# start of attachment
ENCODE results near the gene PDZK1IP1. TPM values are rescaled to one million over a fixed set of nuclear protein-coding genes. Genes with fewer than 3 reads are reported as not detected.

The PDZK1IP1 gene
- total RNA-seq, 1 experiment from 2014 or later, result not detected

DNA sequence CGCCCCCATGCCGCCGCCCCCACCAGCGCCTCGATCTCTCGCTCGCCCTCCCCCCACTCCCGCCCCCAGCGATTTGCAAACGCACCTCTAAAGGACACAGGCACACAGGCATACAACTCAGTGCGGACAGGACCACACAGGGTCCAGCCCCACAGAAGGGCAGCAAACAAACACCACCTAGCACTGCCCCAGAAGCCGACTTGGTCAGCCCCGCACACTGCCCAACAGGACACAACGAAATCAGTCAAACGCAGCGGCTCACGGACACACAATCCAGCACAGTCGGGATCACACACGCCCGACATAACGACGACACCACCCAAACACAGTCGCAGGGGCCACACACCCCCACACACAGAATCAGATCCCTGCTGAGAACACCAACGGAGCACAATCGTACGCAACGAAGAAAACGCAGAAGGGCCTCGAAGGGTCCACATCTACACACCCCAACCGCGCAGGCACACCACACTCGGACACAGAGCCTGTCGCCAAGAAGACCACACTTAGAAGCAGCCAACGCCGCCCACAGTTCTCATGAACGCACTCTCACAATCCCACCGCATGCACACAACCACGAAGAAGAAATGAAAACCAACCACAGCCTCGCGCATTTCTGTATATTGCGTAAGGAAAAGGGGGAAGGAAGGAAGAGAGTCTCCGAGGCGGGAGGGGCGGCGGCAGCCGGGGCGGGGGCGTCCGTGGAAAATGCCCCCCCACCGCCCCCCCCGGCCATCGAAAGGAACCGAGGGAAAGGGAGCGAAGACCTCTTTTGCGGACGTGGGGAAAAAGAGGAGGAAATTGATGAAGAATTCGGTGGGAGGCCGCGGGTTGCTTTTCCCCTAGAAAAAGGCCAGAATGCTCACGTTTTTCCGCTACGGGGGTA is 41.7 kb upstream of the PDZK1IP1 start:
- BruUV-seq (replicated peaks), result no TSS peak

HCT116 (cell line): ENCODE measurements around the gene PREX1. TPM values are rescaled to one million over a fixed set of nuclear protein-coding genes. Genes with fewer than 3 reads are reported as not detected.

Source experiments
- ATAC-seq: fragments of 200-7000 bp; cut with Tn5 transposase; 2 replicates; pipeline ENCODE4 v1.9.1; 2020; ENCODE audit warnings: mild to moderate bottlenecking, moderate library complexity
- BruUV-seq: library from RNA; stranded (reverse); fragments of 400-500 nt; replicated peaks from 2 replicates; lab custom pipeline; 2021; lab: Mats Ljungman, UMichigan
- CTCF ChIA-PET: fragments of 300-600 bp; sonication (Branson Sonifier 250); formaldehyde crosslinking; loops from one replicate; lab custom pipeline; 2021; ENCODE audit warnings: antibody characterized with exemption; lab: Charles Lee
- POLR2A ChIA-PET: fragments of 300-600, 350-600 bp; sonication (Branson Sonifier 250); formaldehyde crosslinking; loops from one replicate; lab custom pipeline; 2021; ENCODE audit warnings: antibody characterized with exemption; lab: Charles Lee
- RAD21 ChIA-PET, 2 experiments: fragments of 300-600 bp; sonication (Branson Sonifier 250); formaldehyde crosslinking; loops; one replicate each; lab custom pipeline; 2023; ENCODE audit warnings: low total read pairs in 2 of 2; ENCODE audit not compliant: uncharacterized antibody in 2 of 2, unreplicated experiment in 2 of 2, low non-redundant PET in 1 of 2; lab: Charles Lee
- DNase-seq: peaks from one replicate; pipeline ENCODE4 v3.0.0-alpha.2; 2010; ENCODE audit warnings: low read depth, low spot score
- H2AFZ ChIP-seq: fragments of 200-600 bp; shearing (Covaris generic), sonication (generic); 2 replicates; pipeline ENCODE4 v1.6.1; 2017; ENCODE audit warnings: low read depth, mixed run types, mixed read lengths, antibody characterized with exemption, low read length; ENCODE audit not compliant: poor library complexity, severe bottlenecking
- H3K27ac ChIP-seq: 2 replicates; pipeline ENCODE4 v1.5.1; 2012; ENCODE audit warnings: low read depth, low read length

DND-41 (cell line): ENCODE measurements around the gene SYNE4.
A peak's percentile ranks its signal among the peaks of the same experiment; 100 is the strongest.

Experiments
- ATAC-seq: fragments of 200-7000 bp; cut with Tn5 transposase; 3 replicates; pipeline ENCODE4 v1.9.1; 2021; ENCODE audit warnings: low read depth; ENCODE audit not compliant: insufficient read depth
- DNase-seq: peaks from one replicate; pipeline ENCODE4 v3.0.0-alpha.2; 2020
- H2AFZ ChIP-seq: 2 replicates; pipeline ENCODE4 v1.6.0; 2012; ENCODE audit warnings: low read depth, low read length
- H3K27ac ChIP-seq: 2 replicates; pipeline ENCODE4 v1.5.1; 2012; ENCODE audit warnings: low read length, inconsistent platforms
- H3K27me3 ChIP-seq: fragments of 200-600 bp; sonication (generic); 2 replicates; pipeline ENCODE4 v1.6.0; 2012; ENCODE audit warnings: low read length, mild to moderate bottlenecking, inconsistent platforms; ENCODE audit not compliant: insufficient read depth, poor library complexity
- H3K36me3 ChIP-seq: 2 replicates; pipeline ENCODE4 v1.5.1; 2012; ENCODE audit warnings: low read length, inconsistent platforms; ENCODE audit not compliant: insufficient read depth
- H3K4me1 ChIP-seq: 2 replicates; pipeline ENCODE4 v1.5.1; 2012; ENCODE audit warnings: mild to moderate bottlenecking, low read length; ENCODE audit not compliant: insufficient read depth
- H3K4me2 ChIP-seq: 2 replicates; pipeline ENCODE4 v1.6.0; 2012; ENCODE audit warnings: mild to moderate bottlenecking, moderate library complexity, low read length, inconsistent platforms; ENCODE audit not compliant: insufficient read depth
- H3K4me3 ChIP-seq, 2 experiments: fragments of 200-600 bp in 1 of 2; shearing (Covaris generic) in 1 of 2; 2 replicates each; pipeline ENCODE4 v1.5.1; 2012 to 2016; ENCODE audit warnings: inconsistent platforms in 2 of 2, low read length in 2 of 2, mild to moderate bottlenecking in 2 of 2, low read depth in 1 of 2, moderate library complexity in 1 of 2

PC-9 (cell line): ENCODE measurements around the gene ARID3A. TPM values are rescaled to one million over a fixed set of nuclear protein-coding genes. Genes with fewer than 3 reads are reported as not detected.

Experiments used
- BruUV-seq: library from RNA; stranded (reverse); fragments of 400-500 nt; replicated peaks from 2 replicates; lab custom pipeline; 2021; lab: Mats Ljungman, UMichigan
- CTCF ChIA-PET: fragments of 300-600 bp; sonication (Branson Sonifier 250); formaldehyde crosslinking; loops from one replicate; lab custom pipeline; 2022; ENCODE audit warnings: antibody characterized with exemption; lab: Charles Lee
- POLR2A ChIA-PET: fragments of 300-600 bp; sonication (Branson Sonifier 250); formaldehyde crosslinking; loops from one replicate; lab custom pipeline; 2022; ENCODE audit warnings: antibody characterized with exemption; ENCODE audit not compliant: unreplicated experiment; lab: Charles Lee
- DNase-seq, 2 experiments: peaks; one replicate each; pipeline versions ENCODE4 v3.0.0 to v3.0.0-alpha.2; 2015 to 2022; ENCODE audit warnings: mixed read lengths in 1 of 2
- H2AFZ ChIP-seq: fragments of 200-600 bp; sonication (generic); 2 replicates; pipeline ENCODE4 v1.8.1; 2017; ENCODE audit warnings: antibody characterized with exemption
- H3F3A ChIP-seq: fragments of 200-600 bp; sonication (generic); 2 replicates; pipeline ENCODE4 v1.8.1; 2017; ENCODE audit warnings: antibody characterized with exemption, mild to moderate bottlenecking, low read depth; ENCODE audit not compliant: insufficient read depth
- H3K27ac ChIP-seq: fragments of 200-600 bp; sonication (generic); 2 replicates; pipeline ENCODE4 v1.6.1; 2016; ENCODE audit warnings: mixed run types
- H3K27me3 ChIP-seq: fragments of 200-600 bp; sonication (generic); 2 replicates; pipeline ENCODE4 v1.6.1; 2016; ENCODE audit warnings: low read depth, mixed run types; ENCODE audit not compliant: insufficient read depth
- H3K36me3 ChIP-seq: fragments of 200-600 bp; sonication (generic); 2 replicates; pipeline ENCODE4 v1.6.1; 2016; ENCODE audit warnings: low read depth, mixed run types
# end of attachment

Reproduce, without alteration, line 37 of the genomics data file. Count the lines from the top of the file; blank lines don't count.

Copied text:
- H3K27me3 ChIP-seq: fragments of 200-600 bp; sonication (generic); 2 replicates; pipeline ENCODE4 v1.6.1; 2016; ENCODE audit warnings: low read depth, mixed run types; ENCODE audit not compliant: insufficient read depth